What about the aim of price stability? Is it not desirable to have stable prices? The answer is held in the fact that inflation targeting fails when there are large supply shocks such as an increase in productivity; in fact, such price stability measures via inflation targeting provides faulty signals over the value of entrepreneurial endeavours, and masks real productivity gains.
One area central banks look to combat with price stability is deflation; with many under the impression that deflation of all degrees is negative for the economy. A consumer good here or there falling in price being no issue, but all or most goods falling in price, surely must be a sign that the economy is depressed.
In the UK from March 2014 to December 2015, such a consistent fall in prices; both consumer and producer goods, would have surely been seen by the Bank of England as a 22 month period of an economy depressed.
Below shows the consumer price index from March 2014 to December 2015. Over a 22 month period the CPI fell roughly 67%.
OECD (2022), Inflation (CPI)
Over the same 22 month period, the producer price index fell by 5%.
OECD (2022), Producer Price Indices (PPI)
However looking at GDP monthly changes over the same 22 month period, the economy was not depressed, in fact GDP was on a gradual incline.
OECD (2022), Inflation (CPI) – OECD (2022), Producer Price Indices (PPI) – D. Clark (2022), Statista.
The dotted lines represent the progression of CPI, PPI, and GDP. CPI and PPI show a gradual decline, but rather than what should be seen during a depressive episode of falling GDP, the economy was growing.
With inflation targeting and the price stability measures of such policies however, such real changes in productivity have a tendency to be veiled by distorted excess money supplies. By attempting to maintain nominal prices at a stable level, real changes in productivity; both negative and positive, are either dampened down or fully covered.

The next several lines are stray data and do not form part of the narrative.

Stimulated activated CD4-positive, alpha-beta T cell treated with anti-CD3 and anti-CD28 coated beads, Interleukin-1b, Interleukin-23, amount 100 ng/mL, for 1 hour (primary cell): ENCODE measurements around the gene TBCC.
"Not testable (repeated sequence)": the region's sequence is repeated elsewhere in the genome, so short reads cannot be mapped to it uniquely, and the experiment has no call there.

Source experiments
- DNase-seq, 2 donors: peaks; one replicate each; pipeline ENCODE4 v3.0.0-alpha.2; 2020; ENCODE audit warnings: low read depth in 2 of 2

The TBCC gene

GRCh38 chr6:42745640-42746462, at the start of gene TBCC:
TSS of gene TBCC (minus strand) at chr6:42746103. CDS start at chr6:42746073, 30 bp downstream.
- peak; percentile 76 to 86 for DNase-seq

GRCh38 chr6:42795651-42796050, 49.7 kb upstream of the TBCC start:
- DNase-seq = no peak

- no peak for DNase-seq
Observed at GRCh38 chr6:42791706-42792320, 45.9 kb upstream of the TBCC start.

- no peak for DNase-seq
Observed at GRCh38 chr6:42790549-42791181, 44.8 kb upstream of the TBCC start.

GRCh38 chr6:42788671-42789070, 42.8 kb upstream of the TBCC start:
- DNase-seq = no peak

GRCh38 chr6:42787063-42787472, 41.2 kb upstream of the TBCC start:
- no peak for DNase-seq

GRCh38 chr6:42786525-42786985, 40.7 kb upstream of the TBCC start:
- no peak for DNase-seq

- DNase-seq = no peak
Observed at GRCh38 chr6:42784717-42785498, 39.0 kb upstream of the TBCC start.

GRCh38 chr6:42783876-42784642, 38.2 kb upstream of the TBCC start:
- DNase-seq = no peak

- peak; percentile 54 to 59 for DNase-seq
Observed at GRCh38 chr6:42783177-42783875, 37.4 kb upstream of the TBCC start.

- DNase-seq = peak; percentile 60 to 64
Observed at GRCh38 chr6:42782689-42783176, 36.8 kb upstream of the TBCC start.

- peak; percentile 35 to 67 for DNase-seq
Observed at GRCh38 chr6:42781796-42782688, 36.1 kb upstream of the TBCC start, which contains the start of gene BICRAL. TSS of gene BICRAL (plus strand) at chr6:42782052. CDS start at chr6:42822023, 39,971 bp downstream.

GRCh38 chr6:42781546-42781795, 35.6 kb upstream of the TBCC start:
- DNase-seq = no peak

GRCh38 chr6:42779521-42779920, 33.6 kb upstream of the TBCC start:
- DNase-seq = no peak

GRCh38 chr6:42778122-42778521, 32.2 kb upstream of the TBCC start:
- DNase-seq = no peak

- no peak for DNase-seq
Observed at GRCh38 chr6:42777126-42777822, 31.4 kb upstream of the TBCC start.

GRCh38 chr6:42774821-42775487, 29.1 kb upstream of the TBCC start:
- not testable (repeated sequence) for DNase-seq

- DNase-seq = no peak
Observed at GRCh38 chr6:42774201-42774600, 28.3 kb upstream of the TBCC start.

Price stability and a positive rate of inflation should not be the aims of a monetary authority, as such policies tend to create severe financial instability. Prices should fluctuate to reflect the productivity of individual industries and the economy as a whole, and the efficient (or inefficient) allocation of resources. Instead the monetary authorities should seek to obtain a stable money supply that reflects the demand to hold money, and the inverse of the velocity of transactions.
Such a rule in search of monetary equilibrium and financial stability has existed, unfortunately for the UK, the Peels Act saw an end to that.
Bank of England (2022) Inflation and the 2% target. Available at: https://www.bankofengland.co.uk/monetary-policy/inflation (Accessed: 18 December 2022).
- Clark (2022) Monthly index of gross domestic product in the United Kingdom from January 1997 to October 2022. Available at: https://www.statista.com/statistics/1175538/monthly-gdp-uk/ (Accessed: 22 December 2022).
Derby S. (2022) Powell says Fed will not change 2% inflation goal. Available at: https://www.msn.com/en-us/money/markets/powell-says-fed-will-not-change-2-inflation-goal/ar-AA15hZPN (Accessed: 20 December 2022).
Nelson E. (2022) Britain’s Inflation Rate Dips From a Four-Decade High to 10.7 Percent. Available at: https://www.nytimes.com/2022/12/14/business/economy/uk-inflation-prices.html#:~:text=Britain%E2%80%99s%20Inflation%20Rate%20Dips%20From%20a%20Four-Decade%20High,being%20squeezed%20as%20wages%20fail%20to%20keep%20up. (Accessed: 19 December 2022).
OECD (2022) Producer price indices (PPI). Available at: https://data.oecd.org/price/producer-price-indices-ppi.htm (Accessed: 21 December 2022).
OECD (2022) Inflation (CPI). Available at: https://data.oecd.org/price/inflation-cpi.htm#indicator-chart (Accessed: 22 December 2022).
Our Economy (no date) What is inflation? Available at: https://www.ecnmy.org/learn/your-money/central-banks-and-monetary-policy/what-is-inflation/ (Accessed: 20 December 2022).
Walker A (2015) Inflation targeting is 25 years old, but has it worked? Available at: https://www.bbc.co.uk/news/31559074 (Accessed: 19 December 2022).
Wikipedia (2019) Secular inflation. Available at: https://en.wikipedia.org/wiki/Secular_inflation (Accessed: 22 December 2022).